§ The EARL of DERBY
wished to ask a question of some Member of Her Majesty's Government upon a matter which he thought ought to be disposed of before the House rose. Their Lordships had in the course of that evening received a communication upon a very important subject from the other House of Parliament; and it was due to that House, in courtesy and respect, that their Lordships should pay the earliest attention to any communication from it, especially to one of such deep interest as the present. That communication had reference to certain proceedings which had been taken by the other House of Parliament under the Corrupt Practices Act, which was brought into operation last year, and with respect to which Act it was not unlikely that several other messages of the same kind as the one to which he was now referring would be received by their Lordships. As this was the first instance in which their Lordships had been called, under the provisions of that Act, to concur with the House of Commons, and to act in co-operation with that House for the purpose of effectually repressing those acts of bribery which appeared to have been so prevalent at the last election, be thought it important that their Lordships should ascertain from Her Majesty's Government what course it was their intention to pursue with reference to the message in question; because, that communication having been received from the other House of Parliament, it necessarily became the duty of Her Majesty's Government to suggest what course they thought it advisable for their Lordships to pursue with regard to it. He had expected that some communication would have been made to their Lordships on the subject before the Motion for the adjournment of the House. It was probably owing to inadvertence that that communication had not been made by some Member of the Government; but he thought it right to recall their attention to the circumstance, and to ask whether they were prepared to state what course they intended to recommend their Lordships to pursue with reference to the message which had been received from the other House of Parliament?
§ The DUKE of NEWCASTLE
said, he was quite prepared to answer the question of the noble Earl. He apprehended that the only reason why no notice had hitherto been taken of the matter by any of his Colleagues was, that they had not been previously aware that any such message 309 was to come from the House of Commons that evening. The course which Her Majesty's Government proposed to take, in consequence of the alteration effected in the measure of last year by the Amendment introduced by the noble Earl, was this—that in any case in which the House of Commons called upon their Lordships, in conformity with that Amendment, to join them in an Address to the Crown to issue a commission of inquiry into the state of any borough, their Lordships should send a message to the other House, requesting them to favour their Lordships with copies of the evidence which had been taken in the case. Her Majesty's Government considered that this would be a proper fulfilment of the obligations imposed upon them by the Act of last year. The noble Earl would possibly recollect that he (the Duke of Newcastle), for one, as well as the Members of the present Government, objected to the introduction of the provision by which this step was rendered necessary; but, of course, apart from any individual opinion as to the advisability of enforcing that provision, the Government considered it to be their duty to carry it out in a proper spirit; and he believed that this would be done by asking the House of Commons to furnish their Lordships with copies of the evidence which had been taken before the Election Committee. After that evidence had lain on the table a sufficient time to enable their Lordships to consider it, the Government would then propose that their Lordships should concur with the Commons in addressing the Crown, as provided by the Act of Parliament.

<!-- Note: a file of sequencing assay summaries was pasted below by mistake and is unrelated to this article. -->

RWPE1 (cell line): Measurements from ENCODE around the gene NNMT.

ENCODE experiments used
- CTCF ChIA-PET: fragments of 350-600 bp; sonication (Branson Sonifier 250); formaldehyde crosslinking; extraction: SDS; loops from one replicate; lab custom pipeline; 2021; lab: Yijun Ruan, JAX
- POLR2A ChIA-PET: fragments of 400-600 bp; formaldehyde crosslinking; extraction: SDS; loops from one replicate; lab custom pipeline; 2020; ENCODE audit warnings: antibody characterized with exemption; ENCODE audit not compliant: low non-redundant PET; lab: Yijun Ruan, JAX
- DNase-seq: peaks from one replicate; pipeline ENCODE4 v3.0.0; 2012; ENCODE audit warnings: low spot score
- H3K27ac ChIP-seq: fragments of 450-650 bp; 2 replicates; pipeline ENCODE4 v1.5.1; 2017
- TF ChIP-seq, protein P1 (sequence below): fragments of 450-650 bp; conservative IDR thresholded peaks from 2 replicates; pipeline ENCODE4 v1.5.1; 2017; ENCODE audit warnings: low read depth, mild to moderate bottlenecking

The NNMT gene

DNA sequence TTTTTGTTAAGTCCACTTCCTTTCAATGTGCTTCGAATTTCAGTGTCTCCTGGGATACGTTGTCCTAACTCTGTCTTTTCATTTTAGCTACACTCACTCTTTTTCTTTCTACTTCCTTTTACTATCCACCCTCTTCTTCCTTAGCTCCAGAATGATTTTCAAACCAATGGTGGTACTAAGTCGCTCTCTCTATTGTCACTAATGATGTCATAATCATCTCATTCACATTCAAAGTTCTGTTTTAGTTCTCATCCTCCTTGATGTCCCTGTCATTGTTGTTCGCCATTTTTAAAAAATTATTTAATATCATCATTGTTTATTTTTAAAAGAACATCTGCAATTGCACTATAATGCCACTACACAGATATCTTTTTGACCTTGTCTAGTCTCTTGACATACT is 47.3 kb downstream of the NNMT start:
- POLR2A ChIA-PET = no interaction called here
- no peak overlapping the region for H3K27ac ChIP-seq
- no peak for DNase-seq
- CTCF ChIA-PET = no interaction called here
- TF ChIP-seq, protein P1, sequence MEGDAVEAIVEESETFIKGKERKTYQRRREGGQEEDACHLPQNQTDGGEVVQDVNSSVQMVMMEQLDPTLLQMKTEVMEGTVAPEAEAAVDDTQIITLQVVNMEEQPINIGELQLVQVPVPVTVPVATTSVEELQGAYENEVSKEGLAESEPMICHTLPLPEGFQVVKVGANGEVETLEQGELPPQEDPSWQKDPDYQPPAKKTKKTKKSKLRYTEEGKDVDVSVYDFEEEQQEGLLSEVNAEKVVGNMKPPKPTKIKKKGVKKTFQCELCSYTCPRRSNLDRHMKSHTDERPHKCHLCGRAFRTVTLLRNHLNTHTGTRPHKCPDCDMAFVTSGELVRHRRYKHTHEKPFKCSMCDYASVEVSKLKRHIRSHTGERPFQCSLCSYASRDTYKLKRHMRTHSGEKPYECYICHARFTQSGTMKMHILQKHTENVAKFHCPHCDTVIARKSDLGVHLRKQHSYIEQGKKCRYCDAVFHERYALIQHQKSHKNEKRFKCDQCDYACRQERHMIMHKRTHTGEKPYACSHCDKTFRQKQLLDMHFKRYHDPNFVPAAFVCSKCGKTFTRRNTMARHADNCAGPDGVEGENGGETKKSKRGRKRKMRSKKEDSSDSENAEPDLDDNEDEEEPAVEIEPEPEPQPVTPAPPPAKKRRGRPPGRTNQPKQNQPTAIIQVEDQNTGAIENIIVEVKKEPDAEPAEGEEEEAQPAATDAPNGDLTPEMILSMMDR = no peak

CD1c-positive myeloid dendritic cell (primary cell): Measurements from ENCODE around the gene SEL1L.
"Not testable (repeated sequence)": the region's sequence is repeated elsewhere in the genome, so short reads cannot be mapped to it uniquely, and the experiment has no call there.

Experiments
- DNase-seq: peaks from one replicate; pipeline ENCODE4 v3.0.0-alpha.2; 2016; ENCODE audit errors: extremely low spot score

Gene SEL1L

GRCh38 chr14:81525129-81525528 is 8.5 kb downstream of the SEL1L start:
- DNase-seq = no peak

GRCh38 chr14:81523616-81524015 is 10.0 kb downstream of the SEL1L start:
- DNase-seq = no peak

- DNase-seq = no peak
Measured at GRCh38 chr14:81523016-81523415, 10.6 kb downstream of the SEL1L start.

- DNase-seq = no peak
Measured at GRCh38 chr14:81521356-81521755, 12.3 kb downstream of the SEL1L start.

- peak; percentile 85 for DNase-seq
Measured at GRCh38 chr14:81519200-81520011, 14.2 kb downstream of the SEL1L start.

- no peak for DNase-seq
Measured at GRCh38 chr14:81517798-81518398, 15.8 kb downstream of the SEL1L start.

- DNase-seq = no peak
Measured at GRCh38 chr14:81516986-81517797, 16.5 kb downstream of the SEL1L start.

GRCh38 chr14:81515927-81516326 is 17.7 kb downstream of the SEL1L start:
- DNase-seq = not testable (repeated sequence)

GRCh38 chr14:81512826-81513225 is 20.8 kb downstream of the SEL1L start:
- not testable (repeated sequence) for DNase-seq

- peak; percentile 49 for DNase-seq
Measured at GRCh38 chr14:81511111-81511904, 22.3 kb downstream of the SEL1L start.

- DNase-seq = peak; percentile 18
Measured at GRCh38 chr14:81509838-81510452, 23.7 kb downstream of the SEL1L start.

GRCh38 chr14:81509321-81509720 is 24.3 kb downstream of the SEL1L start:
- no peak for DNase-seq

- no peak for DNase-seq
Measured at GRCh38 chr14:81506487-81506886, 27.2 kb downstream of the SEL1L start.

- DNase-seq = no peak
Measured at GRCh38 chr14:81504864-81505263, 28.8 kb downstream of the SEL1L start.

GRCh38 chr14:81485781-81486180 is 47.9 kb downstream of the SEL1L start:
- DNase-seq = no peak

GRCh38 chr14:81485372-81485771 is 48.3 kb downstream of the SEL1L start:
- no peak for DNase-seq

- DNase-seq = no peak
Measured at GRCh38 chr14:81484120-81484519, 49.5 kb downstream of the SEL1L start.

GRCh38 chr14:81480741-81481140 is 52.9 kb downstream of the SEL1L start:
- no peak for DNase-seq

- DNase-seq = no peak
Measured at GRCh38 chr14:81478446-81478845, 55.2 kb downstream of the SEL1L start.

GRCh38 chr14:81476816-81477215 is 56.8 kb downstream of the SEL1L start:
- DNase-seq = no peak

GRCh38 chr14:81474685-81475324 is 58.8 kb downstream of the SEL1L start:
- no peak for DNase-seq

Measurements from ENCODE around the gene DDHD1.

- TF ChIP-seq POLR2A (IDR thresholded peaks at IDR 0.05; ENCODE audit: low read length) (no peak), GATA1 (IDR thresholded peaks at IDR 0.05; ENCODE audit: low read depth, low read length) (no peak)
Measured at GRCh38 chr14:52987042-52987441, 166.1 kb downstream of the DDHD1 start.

§ The EARL of DERBY
said, that, as far as his judgment went, the course which the Government intended to recommend was that which the Act of Parliament appeared to require. He must say, however, that he differed from the noble Duke as to the propriety of that course, because it certainly appeared to him that when the House of Commons asked their Lordships to concur with them in addressing the Crown to issue a commission, their Lordships ought to have before them the evidence which had led the House of Commons to that conclusion. However, apart from the propriety of the step, this was the course which was prescribed by the Act of Parliament; and the course which the noble Duke had intimated that the Government intended to pursue was clearly the correct course. He did not know whether 310 the noble Duke would have any objection, but it appeared to him that it would be more in accordance with the usual courtesy between the two Houses that their Lordships should not separate without sending some message to the House of Commons; and, perhaps, it would be better that they should request to be furnished, not only with copies of the evidence, but also of the report of the Committee.
§ The DUKE of NEWCASTLE
said, that personally he had no objection to the course proposed by the noble Earl. At the same time, he thought it would be a somewhat irregular course, and that it was undesirable as a precedent. He had not the slightest objection, however, to give notice that either he or some other Member of the Government would make a Motion to the effect suggested To-morrow.
§ House adjourned till To-morrow.